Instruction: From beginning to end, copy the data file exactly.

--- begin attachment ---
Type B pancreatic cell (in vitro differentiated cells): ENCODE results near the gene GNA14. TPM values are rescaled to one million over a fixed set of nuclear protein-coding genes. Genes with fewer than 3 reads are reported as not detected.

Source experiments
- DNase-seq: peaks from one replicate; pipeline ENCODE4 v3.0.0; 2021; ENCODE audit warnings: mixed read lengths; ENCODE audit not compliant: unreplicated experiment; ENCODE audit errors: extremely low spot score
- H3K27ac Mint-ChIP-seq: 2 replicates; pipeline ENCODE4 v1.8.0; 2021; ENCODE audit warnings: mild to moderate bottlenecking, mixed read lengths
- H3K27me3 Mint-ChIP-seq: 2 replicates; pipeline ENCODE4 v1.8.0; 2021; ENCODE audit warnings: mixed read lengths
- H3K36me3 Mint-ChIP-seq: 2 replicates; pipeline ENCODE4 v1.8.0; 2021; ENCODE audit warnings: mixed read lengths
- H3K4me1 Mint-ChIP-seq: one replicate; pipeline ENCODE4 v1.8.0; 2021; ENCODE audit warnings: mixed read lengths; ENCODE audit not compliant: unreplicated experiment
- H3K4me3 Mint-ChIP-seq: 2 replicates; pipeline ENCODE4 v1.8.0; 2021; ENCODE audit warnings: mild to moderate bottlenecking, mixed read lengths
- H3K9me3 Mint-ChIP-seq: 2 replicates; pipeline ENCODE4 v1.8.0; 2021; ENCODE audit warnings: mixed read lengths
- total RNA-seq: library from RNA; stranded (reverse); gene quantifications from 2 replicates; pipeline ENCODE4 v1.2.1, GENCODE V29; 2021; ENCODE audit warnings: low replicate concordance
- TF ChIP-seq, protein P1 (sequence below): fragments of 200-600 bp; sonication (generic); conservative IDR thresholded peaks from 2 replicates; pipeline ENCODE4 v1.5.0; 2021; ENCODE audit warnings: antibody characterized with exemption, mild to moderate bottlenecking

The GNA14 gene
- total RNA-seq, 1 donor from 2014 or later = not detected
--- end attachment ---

Type B pancreatic cell (in vitro differentiated cells): ENCODE results near the gene GNA14. TPM values are rescaled to one million over a fixed set of nuclear protein-coding genes. Genes with fewer than 3 reads are reported as not detected.

Source experiments
- DNase-seq: peaks from one replicate; pipeline ENCODE4 v3.0.0; 2021; ENCODE audit warnings: mixed read lengths; ENCODE audit not compliant: unreplicated experiment; ENCODE audit errors: extremely low spot score
- H3K27ac Mint-ChIP-seq: 2 replicates; pipeline ENCODE4 v1.8.0; 2021; ENCODE audit warnings: mild to moderate bottlenecking, mixed read lengths
- H3K27me3 Mint-ChIP-seq: 2 replicates; pipeline ENCODE4 v1.8.0; 2021; ENCODE audit warnings: mixed read lengths
- H3K36me3 Mint-ChIP-seq: 2 replicates; pipeline ENCODE4 v1.8.0; 2021; ENCODE audit warnings: mixed read lengths
- H3K4me1 Mint-ChIP-seq: one replicate; pipeline ENCODE4 v1.8.0; 2021; ENCODE audit warnings: mixed read lengths; ENCODE audit not compliant: unreplicated experiment
- H3K4me3 Mint-ChIP-seq: 2 replicates; pipeline ENCODE4 v1.8.0; 2021; ENCODE audit warnings: mild to moderate bottlenecking, mixed read lengths
- H3K9me3 Mint-ChIP-seq: 2 replicates; pipeline ENCODE4 v1.8.0; 2021; ENCODE audit warnings: mixed read lengths
- total RNA-seq: library from RNA; stranded (reverse); gene quantifications from 2 replicates; pipeline ENCODE4 v1.2.1, GENCODE V29; 2021; ENCODE audit warnings: low replicate concordance
- TF ChIP-seq, protein P1 (sequence below): fragments of 200-600 bp; sonication (generic); conservative IDR thresholded peaks from 2 replicates; pipeline ENCODE4 v1.5.0; 2021; ENCODE audit warnings: antibody characterized with exemption, mild to moderate bottlenecking

The GNA14 gene
- total RNA-seq, 1 donor from 2014 or later = not detected